increasing power of the Taliban, both of which have given rise to sexist views and the acceptance of gruesome penalties such as honor killings. There is little government control or intervention in Ghor; subsequently, there has not been a single suspect arrested in any of the 118 registered cases of violence against women in the past year. This number, of course, only covers officially reported cases. In such a province, the number of cases that are unaccounted for is surely just as great, if not greater.
Honor killings, or the murder of women for dishonoring their families with supposedly immoral acts, are frequent and unpenalized in Ghor. As punishment for eloping with lovers, committing adultery, fleeing abusive marriages, or even becoming pregnant from rape, women as young as teenagers—such as 19-year-old Rokhshana in 2015—are sometimes stoned, shot, flogged, or burned alive. Although the national Afghan Criminal Procedure Code does not certify these women’s acts of “immorality” as crimes, the dominant religious and/or Taliban courts in Ghor encourage and facilitate these indictments.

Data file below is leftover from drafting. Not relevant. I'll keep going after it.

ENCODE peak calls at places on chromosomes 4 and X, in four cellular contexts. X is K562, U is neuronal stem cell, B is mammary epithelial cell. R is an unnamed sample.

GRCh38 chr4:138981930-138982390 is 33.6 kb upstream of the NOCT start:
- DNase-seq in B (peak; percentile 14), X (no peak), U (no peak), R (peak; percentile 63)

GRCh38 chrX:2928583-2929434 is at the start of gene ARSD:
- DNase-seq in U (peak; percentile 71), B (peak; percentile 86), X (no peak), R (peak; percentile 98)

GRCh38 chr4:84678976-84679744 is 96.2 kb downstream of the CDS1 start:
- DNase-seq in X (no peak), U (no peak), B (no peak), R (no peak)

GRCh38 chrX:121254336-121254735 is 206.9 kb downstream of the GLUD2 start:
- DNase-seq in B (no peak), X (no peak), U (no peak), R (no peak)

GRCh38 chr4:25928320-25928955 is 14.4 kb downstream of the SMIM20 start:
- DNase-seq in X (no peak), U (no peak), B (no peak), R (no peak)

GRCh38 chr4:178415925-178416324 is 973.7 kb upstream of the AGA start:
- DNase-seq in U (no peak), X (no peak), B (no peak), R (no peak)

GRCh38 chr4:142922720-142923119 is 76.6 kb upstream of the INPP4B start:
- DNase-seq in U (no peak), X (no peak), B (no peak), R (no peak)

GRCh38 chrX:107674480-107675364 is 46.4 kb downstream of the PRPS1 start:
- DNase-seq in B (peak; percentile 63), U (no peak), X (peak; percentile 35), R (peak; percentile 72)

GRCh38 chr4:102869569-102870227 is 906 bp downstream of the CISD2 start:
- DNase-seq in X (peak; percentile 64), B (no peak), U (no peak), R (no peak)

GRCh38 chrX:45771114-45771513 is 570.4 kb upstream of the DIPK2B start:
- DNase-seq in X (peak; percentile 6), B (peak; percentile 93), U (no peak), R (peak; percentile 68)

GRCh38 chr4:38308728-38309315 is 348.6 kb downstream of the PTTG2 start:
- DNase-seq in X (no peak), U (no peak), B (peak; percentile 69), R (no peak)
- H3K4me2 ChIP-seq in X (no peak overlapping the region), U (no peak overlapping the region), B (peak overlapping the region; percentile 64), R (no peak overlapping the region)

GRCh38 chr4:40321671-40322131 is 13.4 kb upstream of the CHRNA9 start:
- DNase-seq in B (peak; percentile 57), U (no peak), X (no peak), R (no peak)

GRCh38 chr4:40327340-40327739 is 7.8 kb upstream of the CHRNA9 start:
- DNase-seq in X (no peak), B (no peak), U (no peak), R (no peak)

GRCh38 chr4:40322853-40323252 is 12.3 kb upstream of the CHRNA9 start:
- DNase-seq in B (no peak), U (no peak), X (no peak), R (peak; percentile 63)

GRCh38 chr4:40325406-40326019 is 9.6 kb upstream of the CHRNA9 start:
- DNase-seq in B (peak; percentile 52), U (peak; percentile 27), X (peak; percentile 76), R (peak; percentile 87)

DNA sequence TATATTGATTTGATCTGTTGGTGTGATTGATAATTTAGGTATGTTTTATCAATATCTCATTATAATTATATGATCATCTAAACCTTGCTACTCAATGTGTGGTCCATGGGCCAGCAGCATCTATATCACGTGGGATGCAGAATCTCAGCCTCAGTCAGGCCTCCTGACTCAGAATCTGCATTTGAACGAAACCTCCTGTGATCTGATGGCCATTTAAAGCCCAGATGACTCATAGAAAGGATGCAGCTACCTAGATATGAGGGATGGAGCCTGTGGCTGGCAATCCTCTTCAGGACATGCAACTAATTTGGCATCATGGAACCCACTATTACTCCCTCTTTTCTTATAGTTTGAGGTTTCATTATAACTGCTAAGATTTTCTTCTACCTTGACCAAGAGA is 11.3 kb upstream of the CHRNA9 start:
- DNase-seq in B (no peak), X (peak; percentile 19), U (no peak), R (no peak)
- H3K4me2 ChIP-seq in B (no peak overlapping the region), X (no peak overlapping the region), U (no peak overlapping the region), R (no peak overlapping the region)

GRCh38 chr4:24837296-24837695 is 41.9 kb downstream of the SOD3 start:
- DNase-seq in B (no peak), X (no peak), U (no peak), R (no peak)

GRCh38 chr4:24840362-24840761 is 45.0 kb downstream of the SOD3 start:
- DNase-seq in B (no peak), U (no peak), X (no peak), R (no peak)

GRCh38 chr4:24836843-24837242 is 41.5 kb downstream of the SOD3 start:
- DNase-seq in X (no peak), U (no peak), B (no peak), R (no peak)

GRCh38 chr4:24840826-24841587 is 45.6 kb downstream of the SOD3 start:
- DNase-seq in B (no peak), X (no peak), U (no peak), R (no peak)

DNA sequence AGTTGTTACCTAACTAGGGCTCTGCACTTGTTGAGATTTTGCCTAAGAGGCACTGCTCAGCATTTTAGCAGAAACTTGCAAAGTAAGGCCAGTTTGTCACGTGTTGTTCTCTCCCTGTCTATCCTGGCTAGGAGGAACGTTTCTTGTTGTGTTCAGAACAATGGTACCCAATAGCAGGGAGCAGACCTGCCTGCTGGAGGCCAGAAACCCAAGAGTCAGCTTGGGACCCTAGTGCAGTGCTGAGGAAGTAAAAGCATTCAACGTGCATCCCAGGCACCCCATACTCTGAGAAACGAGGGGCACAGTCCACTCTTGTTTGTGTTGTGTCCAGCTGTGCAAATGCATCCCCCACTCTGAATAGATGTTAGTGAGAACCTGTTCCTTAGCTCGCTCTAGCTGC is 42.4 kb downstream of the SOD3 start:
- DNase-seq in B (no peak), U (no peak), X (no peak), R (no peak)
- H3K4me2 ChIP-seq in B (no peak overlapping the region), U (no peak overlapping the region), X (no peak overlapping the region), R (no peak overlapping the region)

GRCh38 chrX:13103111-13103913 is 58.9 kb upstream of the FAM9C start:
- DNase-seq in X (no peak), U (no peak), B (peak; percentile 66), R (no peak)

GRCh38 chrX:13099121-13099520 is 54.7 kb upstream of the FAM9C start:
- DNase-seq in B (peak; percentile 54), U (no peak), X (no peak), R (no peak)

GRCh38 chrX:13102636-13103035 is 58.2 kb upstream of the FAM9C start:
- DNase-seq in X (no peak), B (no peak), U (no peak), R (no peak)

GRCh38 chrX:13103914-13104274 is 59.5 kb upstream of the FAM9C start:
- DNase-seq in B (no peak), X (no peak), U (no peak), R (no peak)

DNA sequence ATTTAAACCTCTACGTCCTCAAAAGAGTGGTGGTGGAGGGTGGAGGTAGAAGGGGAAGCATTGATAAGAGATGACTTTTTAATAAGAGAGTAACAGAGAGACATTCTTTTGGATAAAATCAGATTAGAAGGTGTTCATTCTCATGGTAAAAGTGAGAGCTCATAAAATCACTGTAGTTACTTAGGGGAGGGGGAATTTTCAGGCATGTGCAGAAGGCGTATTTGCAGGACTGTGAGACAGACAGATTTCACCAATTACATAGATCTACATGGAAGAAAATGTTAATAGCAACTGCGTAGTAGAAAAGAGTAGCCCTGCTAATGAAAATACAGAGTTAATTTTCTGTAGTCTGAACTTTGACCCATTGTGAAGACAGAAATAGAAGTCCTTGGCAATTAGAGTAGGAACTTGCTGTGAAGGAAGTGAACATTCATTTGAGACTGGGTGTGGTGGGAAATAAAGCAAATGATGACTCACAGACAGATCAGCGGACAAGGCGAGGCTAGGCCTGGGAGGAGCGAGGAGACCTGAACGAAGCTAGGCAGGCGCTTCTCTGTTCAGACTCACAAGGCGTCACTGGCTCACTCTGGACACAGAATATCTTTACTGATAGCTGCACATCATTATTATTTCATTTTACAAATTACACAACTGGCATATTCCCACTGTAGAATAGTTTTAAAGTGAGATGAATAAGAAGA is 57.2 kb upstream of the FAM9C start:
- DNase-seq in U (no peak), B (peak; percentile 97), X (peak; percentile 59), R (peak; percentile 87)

In tandem with the traditional culture of the area and the insurgency of the Taliban, the federal and regional government’s influence in the remote, fundamentalist province of Ghor is extremely limited. When female politician Seema Joyenda was appointed to serve as provincial governor of Ghor, there were hopes of not only improving security in the area but also changing the area’s views on women. These hopes were almost immediately dashed—within months, Joyenda was ousted and reappointed to a position in another region after death threats and protests. This has only buttressed the confidence of local conservatives and the Taliban, who continue to violently persecute women while facing little to no consequences themselves.
The New York Times has covered the brutality in Ghor with details of victims, particularly the story of Tabaruk, a mother of six. Tabaruk’s daughter, Mah Yamsar, was raped and impregnated by neighbor Sayed Ahmad, a “dishonor” to her family that was likely to lead to an honor killing. After managing an abortion with the help of her mother, and after a verdict by the local council of elders, Mah Yamsar and her family were told to pack their belongings and leave the village. Along the way, Tabaruk was killed. Although the daughter who had brought “dishonor” did not face an honor killing in this case, her mother was not as fortunate. Once again, a woman was victim to violence in the name of so-called religious retribution.
It is clear that in Ghor, Afghanistan, many women have no voice nor freedom to act, and that their lives are believed to hold little value. However, the extremity of violence and lawlessness in Ghor does not make it the only scene of injustice. Around the world, honor killings of women continue and go largely unpunished. The violence and abuse against women must end – on the path to empowering women everywhere, there must also be justice for those who were not even allowed to live.
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